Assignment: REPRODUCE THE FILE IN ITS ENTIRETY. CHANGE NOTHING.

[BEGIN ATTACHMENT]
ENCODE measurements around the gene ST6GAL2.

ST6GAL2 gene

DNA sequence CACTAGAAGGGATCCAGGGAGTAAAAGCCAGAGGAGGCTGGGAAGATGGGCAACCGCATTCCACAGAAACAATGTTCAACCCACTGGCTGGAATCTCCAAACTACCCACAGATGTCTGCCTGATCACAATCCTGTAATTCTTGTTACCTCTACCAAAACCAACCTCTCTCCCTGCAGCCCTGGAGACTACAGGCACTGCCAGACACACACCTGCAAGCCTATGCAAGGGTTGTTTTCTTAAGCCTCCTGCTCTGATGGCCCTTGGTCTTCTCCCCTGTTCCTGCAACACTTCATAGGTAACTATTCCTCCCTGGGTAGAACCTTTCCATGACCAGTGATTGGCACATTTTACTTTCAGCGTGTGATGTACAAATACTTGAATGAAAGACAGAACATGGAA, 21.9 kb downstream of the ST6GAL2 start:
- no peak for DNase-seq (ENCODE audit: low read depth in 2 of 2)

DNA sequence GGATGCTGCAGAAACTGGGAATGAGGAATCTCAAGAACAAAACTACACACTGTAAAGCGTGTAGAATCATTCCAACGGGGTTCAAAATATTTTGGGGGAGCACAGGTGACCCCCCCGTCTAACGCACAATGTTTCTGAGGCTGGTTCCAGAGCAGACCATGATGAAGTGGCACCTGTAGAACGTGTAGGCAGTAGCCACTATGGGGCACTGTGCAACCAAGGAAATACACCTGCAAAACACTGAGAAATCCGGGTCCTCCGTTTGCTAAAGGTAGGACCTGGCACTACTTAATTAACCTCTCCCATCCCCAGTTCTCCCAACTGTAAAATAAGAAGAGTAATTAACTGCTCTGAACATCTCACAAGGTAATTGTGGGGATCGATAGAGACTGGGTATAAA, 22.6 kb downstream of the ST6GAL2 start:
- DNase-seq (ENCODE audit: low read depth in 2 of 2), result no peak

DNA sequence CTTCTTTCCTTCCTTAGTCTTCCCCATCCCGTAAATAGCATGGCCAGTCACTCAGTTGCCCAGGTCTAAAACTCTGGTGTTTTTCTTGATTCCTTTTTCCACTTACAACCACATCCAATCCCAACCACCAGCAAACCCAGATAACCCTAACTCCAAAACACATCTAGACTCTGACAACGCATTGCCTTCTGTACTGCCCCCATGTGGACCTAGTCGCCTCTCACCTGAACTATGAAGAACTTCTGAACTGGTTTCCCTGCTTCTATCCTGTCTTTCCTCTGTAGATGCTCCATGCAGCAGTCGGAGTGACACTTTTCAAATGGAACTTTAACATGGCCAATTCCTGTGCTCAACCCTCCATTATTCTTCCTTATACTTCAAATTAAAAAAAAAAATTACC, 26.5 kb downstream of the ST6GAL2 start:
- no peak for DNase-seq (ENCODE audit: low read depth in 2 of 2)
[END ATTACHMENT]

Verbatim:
ENCODE measurements around the gene ST6GAL2.

ST6GAL2 gene

DNA sequence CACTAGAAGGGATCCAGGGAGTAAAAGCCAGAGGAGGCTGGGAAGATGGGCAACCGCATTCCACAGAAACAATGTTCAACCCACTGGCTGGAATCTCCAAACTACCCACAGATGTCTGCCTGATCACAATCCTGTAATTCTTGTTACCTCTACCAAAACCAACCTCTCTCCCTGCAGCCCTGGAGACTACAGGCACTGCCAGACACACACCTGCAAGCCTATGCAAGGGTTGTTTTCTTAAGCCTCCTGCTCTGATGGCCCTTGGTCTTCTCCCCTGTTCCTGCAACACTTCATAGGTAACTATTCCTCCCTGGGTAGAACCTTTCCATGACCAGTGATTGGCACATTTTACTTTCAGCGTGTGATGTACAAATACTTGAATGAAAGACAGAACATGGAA, 21.9 kb downstream of the ST6GAL2 start:
- no peak for DNase-seq (ENCODE audit: low read depth in 2 of 2)

DNA sequence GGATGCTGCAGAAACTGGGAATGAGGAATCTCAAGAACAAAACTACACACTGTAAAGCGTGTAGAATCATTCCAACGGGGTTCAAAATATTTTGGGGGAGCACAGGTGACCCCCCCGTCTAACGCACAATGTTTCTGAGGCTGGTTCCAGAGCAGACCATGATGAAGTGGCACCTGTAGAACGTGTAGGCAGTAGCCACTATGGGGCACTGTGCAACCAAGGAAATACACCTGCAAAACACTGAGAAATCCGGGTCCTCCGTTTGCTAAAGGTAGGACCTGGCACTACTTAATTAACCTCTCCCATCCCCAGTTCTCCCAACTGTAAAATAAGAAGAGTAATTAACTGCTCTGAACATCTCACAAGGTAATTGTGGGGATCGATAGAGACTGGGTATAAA, 22.6 kb downstream of the ST6GAL2 start:
- DNase-seq (ENCODE audit: low read depth in 2 of 2), result no peak

DNA sequence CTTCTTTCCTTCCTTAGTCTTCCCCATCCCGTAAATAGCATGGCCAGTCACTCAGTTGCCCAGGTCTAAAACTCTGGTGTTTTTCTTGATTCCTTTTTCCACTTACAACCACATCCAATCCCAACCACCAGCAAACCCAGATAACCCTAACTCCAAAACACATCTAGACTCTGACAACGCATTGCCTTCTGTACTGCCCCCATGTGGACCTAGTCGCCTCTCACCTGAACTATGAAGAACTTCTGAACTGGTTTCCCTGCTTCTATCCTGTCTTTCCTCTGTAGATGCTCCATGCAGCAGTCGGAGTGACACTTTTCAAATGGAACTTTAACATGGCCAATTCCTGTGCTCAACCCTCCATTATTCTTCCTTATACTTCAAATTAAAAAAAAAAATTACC, 26.5 kb downstream of the ST6GAL2 start:
- no peak for DNase-seq (ENCODE audit: low read depth in 2 of 2)